GAH ok so what is the message of this post? What am I saying? Well, I have no idea and to be honest I am flip flapping all over the place, but basically what I wanted to update you on this week is the fact that I am still struggling to stop drinking alcohol since my suicide attempt and that this alcohol has made me gain a lot of weight which I now need to lose but please don’t stop listening to me because of all this because oh dear no please. Ok, now for me to run away and pray you don’t hate me. Cool…bye! 

Take care everyone x 

Fatty

The Difficulty Of Eating In Public When You Have An Eating Disorder

To the average person the idea of going out to eat is a pleasant one, and when someone suggests going out for a coffee and a piece of cake in a local cafe or out to dinner at a fancy Italian restaurant, the usual reaction would be “Why yes what a lovely idea”, or “of course! I think I shall order the lasagne”.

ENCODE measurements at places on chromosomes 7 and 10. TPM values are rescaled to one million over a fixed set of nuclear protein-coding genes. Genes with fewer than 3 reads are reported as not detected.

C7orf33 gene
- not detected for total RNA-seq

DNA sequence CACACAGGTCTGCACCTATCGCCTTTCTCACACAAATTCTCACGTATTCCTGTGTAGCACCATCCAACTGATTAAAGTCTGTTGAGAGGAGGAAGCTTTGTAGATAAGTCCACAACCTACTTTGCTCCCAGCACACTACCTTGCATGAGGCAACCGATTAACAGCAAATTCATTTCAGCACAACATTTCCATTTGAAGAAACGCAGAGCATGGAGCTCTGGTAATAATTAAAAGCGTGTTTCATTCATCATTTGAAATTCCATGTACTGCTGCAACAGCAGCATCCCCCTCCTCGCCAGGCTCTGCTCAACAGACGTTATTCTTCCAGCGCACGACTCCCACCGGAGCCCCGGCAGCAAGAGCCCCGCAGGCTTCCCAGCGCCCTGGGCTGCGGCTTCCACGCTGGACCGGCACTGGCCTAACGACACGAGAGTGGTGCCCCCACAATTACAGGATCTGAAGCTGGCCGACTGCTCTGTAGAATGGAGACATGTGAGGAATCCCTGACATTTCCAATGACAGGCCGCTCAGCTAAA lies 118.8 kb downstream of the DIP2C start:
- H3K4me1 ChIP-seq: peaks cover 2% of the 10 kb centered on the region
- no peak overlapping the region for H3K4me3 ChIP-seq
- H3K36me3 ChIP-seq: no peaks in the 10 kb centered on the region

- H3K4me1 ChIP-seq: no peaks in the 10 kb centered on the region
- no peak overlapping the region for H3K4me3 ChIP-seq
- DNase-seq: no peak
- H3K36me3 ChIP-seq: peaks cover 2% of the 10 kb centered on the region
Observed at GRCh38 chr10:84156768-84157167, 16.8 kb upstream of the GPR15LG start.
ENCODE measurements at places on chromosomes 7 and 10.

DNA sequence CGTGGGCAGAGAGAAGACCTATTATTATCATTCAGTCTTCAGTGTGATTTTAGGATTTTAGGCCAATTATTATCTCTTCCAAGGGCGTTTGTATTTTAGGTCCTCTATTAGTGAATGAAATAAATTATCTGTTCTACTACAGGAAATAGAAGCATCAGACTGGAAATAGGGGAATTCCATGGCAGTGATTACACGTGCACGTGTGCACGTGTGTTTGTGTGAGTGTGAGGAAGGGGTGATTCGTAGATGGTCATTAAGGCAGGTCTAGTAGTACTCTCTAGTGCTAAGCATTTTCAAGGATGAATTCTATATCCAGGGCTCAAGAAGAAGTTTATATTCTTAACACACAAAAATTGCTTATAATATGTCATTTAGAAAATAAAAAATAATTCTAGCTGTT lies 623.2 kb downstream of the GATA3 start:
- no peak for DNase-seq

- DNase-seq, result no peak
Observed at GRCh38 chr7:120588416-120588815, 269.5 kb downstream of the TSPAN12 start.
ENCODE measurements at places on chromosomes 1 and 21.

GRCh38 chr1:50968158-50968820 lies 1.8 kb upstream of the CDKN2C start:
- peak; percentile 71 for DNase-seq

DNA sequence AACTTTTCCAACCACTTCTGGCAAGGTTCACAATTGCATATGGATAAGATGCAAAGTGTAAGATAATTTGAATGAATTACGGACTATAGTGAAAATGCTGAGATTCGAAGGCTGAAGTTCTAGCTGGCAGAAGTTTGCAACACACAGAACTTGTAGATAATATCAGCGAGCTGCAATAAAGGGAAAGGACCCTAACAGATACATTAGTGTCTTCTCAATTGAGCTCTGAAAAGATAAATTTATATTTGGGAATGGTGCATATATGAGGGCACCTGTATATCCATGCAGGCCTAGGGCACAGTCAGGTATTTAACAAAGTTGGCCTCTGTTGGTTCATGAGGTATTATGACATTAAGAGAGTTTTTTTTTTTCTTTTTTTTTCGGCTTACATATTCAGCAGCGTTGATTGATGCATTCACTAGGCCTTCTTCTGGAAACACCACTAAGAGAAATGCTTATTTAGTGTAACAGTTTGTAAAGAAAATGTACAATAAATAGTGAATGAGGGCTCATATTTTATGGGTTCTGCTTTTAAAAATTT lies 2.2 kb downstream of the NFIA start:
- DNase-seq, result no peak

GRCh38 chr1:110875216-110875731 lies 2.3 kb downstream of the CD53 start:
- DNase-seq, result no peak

To someone with an eating disorder however, it is likely that the idea of eating food out will be a terrifying one, reserved to the realms of nightmares rather than sweet dreams, and if you are anything like me when it comes to life with my eating disorder, it is likely you would rather dance a tango with a giant hairy spider than go out to “grab a bite to eat”. It is for this very reason that when I was in ward round this week and I was told that I had to go out to a local coffee shop for a snack with a member of staff, I started to wish there was a chance to whip out my dancing shoes and go to a ballroom with an enormous arachnid instead.

It is silly really because like I said, as a rule people generally enjoy going out for food (even if, like my mum, that is simply because you don’t have to wash up at the end of the meal), but for me there are so many things to be scared of and I don’t think people realise just how many things there are to worry about when it comes to going out for something to eat when you have an eating disorder rampaging in your frontal lobes.